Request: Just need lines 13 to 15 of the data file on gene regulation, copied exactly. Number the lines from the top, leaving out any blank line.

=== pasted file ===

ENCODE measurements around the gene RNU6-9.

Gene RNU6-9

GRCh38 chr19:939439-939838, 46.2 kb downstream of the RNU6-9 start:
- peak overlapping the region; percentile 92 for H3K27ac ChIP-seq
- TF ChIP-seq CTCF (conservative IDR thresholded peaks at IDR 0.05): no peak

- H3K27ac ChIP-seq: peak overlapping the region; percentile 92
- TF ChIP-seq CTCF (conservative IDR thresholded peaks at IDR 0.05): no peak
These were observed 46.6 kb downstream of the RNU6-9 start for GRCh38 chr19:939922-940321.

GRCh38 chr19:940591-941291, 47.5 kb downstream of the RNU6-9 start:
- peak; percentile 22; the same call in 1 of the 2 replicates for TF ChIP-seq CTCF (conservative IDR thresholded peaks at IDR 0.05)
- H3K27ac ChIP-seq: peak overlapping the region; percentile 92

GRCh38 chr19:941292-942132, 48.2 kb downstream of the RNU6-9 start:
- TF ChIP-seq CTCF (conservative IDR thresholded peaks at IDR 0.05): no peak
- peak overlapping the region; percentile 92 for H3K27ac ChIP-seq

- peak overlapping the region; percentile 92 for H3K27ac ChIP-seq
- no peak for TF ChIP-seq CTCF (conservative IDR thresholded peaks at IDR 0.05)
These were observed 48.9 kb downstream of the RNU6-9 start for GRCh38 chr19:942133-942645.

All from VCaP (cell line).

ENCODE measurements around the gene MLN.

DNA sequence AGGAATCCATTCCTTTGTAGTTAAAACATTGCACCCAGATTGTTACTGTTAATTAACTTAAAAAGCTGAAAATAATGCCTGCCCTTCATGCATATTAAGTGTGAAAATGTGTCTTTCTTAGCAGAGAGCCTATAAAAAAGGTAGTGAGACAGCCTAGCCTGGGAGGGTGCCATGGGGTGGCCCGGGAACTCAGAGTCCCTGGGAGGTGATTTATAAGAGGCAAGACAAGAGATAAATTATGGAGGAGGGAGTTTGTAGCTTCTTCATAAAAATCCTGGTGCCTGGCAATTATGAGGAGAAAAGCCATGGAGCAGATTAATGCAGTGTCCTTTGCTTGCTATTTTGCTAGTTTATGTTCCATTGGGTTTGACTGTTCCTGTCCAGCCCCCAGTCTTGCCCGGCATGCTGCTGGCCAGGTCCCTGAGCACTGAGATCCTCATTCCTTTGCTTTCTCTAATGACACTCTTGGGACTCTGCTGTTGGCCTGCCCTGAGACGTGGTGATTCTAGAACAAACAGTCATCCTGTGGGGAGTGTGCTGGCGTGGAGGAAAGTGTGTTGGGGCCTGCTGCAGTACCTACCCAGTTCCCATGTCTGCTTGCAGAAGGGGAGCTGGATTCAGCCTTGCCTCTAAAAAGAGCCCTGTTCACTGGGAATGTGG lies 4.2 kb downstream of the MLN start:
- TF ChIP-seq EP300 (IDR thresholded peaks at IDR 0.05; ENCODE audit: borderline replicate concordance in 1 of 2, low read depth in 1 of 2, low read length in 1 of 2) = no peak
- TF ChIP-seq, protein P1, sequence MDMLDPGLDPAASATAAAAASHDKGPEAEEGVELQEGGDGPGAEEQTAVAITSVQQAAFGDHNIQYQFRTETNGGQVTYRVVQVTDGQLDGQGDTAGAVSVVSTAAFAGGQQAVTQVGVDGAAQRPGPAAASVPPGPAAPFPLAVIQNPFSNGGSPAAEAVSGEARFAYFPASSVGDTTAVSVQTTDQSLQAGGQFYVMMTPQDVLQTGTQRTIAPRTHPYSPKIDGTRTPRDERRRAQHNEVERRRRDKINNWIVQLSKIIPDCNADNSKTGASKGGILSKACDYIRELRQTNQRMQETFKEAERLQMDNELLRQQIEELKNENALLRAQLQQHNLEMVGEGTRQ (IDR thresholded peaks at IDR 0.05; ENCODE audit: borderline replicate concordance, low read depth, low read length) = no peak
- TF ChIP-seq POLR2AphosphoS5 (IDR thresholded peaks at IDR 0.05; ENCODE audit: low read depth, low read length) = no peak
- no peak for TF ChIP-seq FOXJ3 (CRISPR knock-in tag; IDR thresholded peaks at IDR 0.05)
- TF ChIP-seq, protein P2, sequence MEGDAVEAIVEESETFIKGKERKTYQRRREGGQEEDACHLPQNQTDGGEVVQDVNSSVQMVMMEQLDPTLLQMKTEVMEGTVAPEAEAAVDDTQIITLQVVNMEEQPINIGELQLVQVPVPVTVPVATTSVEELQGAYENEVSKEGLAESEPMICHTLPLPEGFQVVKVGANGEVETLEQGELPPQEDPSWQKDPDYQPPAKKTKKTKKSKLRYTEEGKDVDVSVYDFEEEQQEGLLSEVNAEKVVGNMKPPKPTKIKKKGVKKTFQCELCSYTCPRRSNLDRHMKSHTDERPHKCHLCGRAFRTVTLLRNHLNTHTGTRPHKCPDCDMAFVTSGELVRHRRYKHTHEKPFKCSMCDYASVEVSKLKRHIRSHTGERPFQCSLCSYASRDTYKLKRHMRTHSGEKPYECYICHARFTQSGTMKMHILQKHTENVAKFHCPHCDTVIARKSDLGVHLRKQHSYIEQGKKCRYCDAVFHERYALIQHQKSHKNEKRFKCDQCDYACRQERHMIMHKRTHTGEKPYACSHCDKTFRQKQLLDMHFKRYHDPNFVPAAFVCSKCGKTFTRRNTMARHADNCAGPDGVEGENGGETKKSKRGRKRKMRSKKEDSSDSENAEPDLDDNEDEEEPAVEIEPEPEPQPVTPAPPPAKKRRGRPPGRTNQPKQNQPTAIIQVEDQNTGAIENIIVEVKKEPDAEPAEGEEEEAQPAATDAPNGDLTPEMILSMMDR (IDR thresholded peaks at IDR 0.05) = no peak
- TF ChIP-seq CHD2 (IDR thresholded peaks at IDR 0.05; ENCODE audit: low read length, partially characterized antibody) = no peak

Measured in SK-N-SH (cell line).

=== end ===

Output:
- TF ChIP-seq CTCF (conservative IDR thresholded peaks at IDR 0.05): no peak
- peak overlapping the region; percentile 92 for H3K27ac ChIP-seq

- peak overlapping the region; percentile 92 for H3K27ac ChIP-seq